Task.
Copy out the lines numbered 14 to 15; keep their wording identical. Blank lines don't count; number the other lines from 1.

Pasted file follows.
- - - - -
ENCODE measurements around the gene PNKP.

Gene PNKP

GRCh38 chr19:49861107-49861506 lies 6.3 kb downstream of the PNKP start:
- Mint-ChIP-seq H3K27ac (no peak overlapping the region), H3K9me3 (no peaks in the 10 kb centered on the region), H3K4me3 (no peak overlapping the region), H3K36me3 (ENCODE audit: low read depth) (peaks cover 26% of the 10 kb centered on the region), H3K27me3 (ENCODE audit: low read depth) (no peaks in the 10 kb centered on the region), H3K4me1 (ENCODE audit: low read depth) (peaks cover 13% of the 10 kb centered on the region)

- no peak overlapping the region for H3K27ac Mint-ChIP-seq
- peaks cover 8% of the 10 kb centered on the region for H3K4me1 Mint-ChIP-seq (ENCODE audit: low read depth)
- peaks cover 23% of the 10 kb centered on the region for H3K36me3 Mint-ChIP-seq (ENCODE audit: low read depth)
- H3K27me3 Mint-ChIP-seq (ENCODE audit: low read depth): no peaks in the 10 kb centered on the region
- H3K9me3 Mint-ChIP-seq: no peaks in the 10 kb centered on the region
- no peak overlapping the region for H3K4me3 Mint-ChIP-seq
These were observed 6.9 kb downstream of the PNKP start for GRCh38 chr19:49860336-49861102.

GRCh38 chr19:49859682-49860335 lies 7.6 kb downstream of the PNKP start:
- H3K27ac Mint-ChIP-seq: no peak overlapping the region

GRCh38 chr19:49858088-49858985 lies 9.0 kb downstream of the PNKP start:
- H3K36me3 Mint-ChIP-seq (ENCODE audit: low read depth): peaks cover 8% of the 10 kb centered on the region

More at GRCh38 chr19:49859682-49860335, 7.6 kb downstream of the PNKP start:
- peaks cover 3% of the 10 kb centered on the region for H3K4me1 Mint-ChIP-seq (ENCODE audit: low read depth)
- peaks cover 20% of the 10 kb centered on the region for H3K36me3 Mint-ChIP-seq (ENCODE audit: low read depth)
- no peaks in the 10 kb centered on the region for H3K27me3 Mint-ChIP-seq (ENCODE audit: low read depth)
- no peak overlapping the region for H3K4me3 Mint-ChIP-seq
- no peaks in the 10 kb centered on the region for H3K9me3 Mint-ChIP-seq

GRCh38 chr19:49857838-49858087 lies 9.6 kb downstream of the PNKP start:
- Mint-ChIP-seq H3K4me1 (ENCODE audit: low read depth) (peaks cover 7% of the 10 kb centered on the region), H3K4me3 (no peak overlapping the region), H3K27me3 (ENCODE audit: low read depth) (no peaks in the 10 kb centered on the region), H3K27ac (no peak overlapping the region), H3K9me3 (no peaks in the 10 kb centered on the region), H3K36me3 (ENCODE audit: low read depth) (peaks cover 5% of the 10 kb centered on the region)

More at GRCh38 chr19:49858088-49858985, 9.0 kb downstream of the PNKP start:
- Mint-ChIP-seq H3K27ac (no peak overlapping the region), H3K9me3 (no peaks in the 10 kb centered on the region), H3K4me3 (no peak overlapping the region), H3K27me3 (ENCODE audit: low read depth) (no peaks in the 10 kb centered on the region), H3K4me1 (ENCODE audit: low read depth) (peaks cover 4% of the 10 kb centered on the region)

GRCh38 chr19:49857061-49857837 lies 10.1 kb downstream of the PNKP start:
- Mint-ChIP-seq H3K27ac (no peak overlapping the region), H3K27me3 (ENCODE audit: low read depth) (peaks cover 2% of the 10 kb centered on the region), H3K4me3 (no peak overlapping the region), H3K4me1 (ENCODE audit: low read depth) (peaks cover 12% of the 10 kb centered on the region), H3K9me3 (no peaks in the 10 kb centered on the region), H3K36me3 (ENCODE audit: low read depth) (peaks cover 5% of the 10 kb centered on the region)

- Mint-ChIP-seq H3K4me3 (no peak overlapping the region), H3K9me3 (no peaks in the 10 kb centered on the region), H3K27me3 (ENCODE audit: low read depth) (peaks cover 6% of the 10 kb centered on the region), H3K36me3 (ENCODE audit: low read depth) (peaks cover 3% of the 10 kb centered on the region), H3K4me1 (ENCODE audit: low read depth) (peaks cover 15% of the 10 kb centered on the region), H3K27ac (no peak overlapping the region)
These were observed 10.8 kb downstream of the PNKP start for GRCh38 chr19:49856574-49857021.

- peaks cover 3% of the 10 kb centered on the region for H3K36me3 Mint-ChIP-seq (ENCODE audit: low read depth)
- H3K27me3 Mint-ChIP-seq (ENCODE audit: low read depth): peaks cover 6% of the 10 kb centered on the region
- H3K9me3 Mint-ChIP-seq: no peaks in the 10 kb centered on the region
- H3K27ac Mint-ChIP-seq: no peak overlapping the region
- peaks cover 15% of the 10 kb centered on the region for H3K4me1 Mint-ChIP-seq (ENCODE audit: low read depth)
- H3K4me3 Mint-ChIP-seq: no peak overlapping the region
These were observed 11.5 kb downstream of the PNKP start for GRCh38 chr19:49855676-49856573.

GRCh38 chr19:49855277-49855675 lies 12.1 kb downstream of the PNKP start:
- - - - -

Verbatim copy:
GRCh38 chr19:49858088-49858985 lies 9.0 kb downstream of the PNKP start:
- H3K36me3 Mint-ChIP-seq (ENCODE audit: low read depth): peaks cover 8% of the 10 kb centered on the region